Trylon Communications  - August 2003

When Hype Drives Decisions

Back in the Internet glory days of the late ‘90s, investment decisions and business strategies were dictated by headlines. Venture capitalists threw dollars at business plans that were dominated by buzzwords instead of logic, and entire businesses were built on rubric. Today’s executives would be well served to apply a measure of caution to making decisions based upon media coverage of new technologies and business fashions.

In a world of instant news and media craving for the next “hot story,” we are seeing more cases of runaway stories than ever. While the Internet craze created new magazines, new businesses, new investment portfolios and even a “new economy,” once the hype died, so did many of these businesses and ideas.

Witness the incredible investment in broadband – companies spending literally billions of dollars building capacity that today sits unused, with many of these companies either broke or out of business completely.

Gartner Group has proposed a theory of the “hype cycle of emerging technology,” which states that media coverage of a new technology fuels interest, which feeds more media coverage , which leads to inflated expectations. This is followed by general disillusion when the technology doesn’t live up to the hype - leading to a loss of interest, declining stock values and finally a return to normal expectations. At this point, both media coverage and the technology become stable and more mainstream.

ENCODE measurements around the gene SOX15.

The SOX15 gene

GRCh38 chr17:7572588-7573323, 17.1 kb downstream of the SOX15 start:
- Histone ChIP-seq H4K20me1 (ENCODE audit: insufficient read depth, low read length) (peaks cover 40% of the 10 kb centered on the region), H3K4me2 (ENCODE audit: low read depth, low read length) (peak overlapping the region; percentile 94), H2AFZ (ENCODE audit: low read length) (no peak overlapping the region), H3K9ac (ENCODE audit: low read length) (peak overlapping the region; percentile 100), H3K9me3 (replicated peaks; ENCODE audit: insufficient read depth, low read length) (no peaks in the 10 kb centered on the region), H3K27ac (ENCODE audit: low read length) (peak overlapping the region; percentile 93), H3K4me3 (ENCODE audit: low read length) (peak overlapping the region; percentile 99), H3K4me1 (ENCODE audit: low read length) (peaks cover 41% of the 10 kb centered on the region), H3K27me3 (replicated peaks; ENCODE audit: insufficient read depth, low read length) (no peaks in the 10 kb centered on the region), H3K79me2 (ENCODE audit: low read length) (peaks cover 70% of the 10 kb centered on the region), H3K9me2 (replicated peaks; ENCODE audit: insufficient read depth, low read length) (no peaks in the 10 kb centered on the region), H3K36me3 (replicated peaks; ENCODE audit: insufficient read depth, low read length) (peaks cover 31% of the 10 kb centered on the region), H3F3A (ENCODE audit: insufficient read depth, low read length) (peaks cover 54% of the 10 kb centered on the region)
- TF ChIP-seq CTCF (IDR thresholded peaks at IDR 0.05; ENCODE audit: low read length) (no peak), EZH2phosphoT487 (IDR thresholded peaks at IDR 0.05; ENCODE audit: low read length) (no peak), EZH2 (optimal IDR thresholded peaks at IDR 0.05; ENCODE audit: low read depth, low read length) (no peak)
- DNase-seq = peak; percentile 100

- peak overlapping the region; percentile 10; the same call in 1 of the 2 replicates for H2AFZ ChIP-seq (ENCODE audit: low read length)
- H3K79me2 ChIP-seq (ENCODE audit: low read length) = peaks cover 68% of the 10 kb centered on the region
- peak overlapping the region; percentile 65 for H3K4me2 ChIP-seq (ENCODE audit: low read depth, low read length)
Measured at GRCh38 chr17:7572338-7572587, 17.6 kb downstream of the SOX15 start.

Outside the business world, the same thing is happening. Today’s example can be Kobe Bryant, yesterday’s O.J. or Martha Stewart. Media hype is inexorable and can roll over even the most well-thought business strategy if given a chance.

Swedish researchers Tomas Uppgard and Roger Wallis of the Royal Institute of Technology in Stockholm put this theory to a test, analyzing the frequency of keywords in the media against businesses connected to those keywords. It turns out that the dotcom bombs rode a media frenzy to unsustainable heights, while less ballyhooed technology companies attained a steady growth pattern. The researchers believe it may be possible to develop a hype detector that can correlate media hype with actual technological advances.

Blogging is a possible new tool for businesses to gain grassroots exposure (Click here to see our article "Pitching Blogs".) This topic is gaining popularity in the press, and with each new mention more companies and executives are adding Weblogs to their business strategies.

Wireless is getting huge headlines. McDonalds, for instance, has instituted wi-fi – once the exclusive province of Starbucks. We are approaching a chicken-and-egg point, one in which it is hard to decide whether business events are driving media coverage or vice versa.

It is interesting to note that while the hype of the Internet has died, the number of people using it, the amount of business being done over it, and the opportunities provided by it are larger than ever.

When developing your next PR strategy, consider the effects of media hype – not only on your public image and brand perception, but also on your long-term business objectives.